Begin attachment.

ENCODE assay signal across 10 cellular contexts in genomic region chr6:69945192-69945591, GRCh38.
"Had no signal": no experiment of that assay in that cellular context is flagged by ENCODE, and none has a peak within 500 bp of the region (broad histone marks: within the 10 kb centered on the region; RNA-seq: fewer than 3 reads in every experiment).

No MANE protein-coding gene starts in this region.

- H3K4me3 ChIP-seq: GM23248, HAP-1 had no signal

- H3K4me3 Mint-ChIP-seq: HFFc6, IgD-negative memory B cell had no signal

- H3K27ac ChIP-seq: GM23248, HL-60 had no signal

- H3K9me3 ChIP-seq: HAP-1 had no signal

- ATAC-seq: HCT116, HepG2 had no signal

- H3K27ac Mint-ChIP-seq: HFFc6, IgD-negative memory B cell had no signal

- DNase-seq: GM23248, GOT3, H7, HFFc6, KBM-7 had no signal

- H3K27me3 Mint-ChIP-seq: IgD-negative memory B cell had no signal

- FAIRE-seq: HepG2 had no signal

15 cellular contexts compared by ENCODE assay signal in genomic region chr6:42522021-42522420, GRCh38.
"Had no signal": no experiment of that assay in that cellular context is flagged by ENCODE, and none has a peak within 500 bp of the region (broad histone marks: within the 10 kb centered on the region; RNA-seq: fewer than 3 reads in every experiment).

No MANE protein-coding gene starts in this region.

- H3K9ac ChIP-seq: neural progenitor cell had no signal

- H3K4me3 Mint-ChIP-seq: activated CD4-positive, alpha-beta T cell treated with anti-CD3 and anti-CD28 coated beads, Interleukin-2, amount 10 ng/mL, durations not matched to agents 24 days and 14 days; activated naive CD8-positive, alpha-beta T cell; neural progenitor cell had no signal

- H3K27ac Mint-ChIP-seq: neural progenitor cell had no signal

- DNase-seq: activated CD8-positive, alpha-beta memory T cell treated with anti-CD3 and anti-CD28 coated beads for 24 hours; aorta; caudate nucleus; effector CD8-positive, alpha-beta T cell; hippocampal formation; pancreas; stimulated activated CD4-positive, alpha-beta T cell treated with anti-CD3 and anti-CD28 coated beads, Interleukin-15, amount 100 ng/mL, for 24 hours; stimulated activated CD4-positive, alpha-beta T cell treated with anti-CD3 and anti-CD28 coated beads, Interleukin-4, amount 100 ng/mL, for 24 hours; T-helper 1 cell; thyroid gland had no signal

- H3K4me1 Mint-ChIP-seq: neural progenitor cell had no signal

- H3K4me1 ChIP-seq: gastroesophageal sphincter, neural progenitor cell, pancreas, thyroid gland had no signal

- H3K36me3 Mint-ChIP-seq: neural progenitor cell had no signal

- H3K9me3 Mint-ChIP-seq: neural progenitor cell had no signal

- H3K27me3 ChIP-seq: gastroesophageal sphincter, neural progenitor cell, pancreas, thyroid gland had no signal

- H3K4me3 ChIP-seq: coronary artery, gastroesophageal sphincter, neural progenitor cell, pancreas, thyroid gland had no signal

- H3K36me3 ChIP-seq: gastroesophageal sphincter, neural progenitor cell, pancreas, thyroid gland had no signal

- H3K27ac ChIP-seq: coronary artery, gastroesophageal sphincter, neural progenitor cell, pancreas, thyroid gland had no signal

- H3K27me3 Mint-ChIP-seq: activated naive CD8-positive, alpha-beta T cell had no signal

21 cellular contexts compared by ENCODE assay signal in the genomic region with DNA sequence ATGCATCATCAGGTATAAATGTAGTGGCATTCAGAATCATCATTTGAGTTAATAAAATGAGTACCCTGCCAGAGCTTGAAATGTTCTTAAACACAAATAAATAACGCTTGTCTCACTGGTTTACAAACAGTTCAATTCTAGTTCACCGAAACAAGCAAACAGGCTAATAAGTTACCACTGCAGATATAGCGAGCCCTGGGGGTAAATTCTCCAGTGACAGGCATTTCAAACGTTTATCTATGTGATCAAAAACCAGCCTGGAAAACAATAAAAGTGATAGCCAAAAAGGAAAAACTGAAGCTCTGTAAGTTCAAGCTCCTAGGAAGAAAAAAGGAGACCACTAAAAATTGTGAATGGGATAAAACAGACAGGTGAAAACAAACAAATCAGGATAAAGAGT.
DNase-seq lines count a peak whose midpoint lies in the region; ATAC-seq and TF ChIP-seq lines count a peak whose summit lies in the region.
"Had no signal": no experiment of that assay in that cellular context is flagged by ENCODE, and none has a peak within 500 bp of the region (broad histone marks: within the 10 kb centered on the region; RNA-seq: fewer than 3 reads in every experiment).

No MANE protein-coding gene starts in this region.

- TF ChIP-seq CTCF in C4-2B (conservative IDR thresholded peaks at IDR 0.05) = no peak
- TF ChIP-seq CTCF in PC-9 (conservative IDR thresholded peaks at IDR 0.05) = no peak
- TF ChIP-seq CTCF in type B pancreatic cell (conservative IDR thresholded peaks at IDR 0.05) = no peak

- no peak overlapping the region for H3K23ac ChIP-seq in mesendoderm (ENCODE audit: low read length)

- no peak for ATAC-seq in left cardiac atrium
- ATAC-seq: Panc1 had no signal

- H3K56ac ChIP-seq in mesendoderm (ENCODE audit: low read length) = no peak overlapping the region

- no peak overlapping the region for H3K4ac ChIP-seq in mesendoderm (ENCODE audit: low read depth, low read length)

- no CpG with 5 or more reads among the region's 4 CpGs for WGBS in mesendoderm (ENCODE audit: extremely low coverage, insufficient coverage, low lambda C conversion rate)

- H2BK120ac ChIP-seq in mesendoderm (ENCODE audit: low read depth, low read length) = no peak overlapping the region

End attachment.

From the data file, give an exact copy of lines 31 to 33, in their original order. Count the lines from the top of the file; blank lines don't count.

"Had no signal": no experiment of that assay in that cellular context is flagged by ENCODE, and none has a peak within 500 bp of the region (broad histone marks: within the 10 kb centered on the region; RNA-seq: fewer than 3 reads in every experiment).

No MANE protein-coding gene starts in this region.

- TF ChIP-seq CTCF in C4-2B (conservative IDR thresholded peaks at IDR 0.05) = no peak